NASA set to launch Artemis-1 mission to Moon - Here's all you need to know

NASA is set to launch the Artemis-1 mission to the moon – Here’s everything you need to know

More than 50 years after the end of the Apollo missions, NASA is trying again to fly people to the moon. NASA’s New Moon rocket stayed on track to lift off on a crucial test flight on Monday, despite a series of lightning strikes on the launch pad. The 322-foot-long (98-meter) Space Launch System rocket is the most powerful NASA has ever built. NASA’s new moon rocket is poised to send an empty crew cabin into lunar orbit, half a century after the Apollo program landed 12 astronauts on the moon.

The mission, which is a test flight, is aimed at determining the missile’s delivery capability. Artemis 1 is the first flight of the agency’s new megarocket, the towering Space Launch System (SLS).

Although Artemis 1 will not carry passengers or land on the moon, this NASA mission is necessary to demonstrate that NASA’s massive rocket and space capsule can meet their fitness requirements.

“We’ll highlight it and test it. We’re going to do things that we would never do with a crew to try to make the operation as safe as possible,” NASA Administrator Bill Nelson told the AP.

When to watch the launch of the NASA Artemis-1 Moon mission?

The first launch of NASA’s Artemis-1 Moon spacecraft is targeted for a two-hour launch window on August 29. The launch is currently scheduled for Monday at 8:33am EDT or 6:00pm IST.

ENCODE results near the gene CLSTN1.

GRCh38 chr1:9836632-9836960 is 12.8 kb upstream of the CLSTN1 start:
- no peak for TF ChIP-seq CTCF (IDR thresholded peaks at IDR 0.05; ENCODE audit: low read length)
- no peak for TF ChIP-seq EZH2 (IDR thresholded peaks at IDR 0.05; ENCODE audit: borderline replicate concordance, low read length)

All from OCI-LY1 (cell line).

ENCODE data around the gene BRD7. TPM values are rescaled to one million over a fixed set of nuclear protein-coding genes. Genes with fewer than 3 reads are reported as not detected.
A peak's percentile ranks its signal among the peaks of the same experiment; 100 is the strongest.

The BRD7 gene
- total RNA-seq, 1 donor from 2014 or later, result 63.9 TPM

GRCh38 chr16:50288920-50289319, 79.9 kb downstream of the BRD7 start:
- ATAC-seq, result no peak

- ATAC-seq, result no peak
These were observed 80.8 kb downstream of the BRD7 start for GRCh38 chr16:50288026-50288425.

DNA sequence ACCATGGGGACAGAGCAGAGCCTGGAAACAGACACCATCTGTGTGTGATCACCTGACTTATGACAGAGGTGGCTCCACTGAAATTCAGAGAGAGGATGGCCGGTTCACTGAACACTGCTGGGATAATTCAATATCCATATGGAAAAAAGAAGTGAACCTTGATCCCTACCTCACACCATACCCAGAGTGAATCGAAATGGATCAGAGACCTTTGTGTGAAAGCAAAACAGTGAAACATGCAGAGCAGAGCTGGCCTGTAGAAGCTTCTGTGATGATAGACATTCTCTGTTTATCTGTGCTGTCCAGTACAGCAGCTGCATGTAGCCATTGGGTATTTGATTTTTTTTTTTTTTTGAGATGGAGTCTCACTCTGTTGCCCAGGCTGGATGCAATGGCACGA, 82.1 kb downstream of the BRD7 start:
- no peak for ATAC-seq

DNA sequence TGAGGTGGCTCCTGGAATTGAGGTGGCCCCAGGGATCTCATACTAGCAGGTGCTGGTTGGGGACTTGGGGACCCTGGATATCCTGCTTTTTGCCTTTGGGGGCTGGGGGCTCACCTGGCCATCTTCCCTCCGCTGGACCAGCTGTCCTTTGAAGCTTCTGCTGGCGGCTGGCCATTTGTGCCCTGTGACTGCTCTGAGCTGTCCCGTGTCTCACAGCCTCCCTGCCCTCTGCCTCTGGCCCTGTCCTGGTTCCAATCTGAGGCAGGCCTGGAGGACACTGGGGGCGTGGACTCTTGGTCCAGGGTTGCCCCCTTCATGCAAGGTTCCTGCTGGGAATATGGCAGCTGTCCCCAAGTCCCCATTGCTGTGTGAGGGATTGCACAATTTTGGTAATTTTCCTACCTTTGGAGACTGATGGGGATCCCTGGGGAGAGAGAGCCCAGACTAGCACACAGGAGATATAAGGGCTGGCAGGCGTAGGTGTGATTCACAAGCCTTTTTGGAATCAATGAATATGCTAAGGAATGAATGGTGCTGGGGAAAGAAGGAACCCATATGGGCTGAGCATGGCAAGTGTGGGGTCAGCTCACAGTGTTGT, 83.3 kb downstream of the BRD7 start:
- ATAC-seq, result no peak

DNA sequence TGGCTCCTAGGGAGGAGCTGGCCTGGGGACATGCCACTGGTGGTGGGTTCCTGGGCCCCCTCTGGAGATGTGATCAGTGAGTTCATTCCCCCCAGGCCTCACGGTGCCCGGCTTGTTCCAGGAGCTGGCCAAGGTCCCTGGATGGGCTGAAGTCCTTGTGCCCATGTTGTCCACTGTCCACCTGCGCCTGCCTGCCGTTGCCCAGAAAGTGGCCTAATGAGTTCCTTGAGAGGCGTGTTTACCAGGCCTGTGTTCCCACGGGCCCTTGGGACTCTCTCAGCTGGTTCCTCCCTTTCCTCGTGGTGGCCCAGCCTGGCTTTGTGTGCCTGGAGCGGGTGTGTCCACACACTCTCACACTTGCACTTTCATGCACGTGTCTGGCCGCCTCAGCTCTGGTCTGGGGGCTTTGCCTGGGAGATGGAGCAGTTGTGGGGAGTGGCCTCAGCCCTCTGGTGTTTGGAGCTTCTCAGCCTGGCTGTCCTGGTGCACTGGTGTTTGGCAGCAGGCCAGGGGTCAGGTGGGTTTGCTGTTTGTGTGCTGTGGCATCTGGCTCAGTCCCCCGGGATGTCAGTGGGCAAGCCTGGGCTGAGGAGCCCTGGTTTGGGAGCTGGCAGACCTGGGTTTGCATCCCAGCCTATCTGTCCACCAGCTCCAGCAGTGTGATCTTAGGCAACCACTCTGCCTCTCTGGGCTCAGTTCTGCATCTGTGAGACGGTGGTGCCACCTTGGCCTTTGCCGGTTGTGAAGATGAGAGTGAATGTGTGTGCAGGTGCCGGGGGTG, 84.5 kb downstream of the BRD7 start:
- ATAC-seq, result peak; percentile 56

Where to watch the launch of the NASA Artemis-1 Moon mission?

NASA will broadcast the launch live on the NASA website – https://www.nasa.gov/

Remarkably, the spacecraft will travel 40,000 miles past the far side of the Moon and stay in space longer than any human spacecraft without docking with the space station. The capsule is expected to reach the Pacific Ocean in October.

After so many years of delays and setbacks, the launch team was thrilled to finally be so close to the inaugural flight of the Artemis lunar exploration program, named after Apollo’s twin in Greek mythology.

A follow-up Artemis flight as early as 2024 would see four astronauts fly around the moon. A landing could follow in 2025. NASA is targeting the unexplored south pole of the moon, where permanently shadowed craters are thought to contain ice that could be used by future crews.

Sanjit
Sanjit

I am Sanjit Gupta. I have completed my BMS then MMS both in marketing. I even did a diploma in computer software and Digital Marketing.

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